I’m sure there are some manufacturers that just wedge things in where they’ll fit. And for single-driver designs it only really matters in terms of avoiding internal reflections. One reason the ER4-XR/SR are so coherent is that they only have a single driver firing down a simple tube.

BUT … there’s more than one instance where the high-end manufacturers (Empire Ears and 64Audio to name but two) are clearly paying attention to where things are placed, even in their open-acoustic designs, as both have models they can currently ONLY builds as universal units, because the variation in shells and tubes for a custom build doesn’t allow them to place the drivers properly.

They could probably combat that by using much larger shells, but that’s not the path they’ve gone down (so far).

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Early Chinese IEMs…sigh…

You might like the first KZ ZS10 if you ears resemble cat ears on the inside, or you are a fan of the Star Trek Uhura look. It also helps if you like a 3x blast of treble and slow rubber-bass hit. I sincerely believe they just slapped some parts together as an engineering prototype and then sold it as “good enough”.

And this is why good tips or custom moldings are important for IEM performance. The ear did not evolve to have sound directly injected into a sealed chamber from 0 millimeters away.


Ordered myself a set of the Universal Melody MEST IEMs …

Sooooo tired of IEMS getting +++++ ratings when they’re clearly massively-treble-boosted, Anime-OST tuned nonsense, that has about zero relevance to real instruments, in live settings, as a wet-fart, in a paper bag, on a dark night, in the fog …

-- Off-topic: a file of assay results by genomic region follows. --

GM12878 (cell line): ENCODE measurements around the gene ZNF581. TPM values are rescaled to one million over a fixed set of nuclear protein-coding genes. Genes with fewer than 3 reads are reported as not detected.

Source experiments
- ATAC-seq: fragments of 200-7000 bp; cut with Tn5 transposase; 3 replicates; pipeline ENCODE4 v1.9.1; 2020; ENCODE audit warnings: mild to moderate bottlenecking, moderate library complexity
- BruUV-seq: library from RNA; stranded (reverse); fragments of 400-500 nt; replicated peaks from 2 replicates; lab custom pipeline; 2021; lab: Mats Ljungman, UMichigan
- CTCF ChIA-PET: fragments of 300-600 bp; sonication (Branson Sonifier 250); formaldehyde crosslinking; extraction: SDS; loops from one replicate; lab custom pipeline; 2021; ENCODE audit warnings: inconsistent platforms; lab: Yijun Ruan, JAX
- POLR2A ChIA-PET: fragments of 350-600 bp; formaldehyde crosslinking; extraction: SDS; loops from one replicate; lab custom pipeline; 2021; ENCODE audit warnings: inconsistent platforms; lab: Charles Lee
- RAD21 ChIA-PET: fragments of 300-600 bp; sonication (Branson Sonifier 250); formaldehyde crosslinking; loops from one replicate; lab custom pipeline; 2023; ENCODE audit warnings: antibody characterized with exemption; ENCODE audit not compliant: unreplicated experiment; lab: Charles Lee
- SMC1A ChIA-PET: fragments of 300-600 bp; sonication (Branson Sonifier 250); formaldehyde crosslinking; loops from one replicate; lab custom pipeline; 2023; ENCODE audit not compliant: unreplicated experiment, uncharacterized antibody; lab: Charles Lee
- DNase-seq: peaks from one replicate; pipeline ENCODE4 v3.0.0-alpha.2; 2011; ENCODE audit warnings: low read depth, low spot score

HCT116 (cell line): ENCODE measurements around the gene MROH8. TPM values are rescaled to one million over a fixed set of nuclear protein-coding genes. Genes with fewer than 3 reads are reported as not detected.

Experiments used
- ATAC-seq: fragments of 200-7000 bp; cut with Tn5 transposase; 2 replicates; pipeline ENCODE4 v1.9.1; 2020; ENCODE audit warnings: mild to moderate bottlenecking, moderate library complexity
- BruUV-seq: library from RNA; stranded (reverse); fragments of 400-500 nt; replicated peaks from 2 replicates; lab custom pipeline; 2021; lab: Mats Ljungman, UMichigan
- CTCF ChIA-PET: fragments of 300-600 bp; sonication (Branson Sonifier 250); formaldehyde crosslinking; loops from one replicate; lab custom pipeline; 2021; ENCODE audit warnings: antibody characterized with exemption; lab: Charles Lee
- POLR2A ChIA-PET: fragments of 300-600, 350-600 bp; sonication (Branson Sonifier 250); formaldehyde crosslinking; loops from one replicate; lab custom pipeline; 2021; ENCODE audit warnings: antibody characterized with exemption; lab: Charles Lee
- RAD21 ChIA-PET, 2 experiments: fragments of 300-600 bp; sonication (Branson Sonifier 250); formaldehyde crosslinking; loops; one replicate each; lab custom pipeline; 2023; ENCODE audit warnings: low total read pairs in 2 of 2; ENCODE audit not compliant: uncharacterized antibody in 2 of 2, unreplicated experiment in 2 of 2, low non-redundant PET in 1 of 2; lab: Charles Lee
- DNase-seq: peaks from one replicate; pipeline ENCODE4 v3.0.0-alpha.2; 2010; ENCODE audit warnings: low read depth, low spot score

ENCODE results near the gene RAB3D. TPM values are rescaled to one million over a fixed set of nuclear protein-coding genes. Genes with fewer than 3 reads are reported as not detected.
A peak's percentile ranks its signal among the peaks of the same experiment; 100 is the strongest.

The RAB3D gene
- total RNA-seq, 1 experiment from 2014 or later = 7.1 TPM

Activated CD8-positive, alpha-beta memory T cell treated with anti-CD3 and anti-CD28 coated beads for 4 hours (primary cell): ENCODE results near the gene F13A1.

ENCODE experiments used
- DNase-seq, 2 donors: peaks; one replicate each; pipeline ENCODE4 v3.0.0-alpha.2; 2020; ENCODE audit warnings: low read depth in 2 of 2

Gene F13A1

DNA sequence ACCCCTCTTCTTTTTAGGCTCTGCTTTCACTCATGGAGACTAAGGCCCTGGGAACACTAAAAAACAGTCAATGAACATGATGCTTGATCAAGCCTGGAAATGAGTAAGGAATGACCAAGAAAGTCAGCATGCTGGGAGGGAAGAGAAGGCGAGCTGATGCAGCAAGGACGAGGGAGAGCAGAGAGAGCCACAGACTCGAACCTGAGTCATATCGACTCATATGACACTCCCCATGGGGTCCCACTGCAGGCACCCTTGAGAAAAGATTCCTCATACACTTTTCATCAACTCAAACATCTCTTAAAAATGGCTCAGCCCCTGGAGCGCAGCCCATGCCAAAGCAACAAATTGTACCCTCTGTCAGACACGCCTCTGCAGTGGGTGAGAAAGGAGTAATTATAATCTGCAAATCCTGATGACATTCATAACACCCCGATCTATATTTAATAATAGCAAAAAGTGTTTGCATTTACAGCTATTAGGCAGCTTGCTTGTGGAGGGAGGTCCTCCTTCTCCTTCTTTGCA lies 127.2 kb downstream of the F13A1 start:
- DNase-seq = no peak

If that’s your thing, more power to you … bet lets not claim it’s accurate when it comes to natural, acoustic, instruments.

Step away from the computer. Close the YouTube tab. Go listen to a live acoustic concert (no PA). Maybe even learn an instrument. Then come back and tell me these peaky, treble-centric, nightmares are “natural”, let alone “neutral”.


It wasn’t clear from your post, but I’m assuming that you’re not categorizing the MEST as a peaky treble heavy mess?

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Actually, is the MEST even a thing?

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Has, it is, and it’s a hybrid with bone conduction. Interesting!


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I’m assuming that the MESS has the more natural/realistic treble I hear in actual, live, acoustic, music … vs. the constant iteration of “massively treble boosted/bass-shy” IEMs that seems to be the fashion in IEM-centric markets.

The AAW Canary is a good example of natural/neutral tuning in objective terms. It’s treble-shy, maybe even dark, for the Anime-OST/treble=detail/focused on electronic music crowd … but not with real instruments …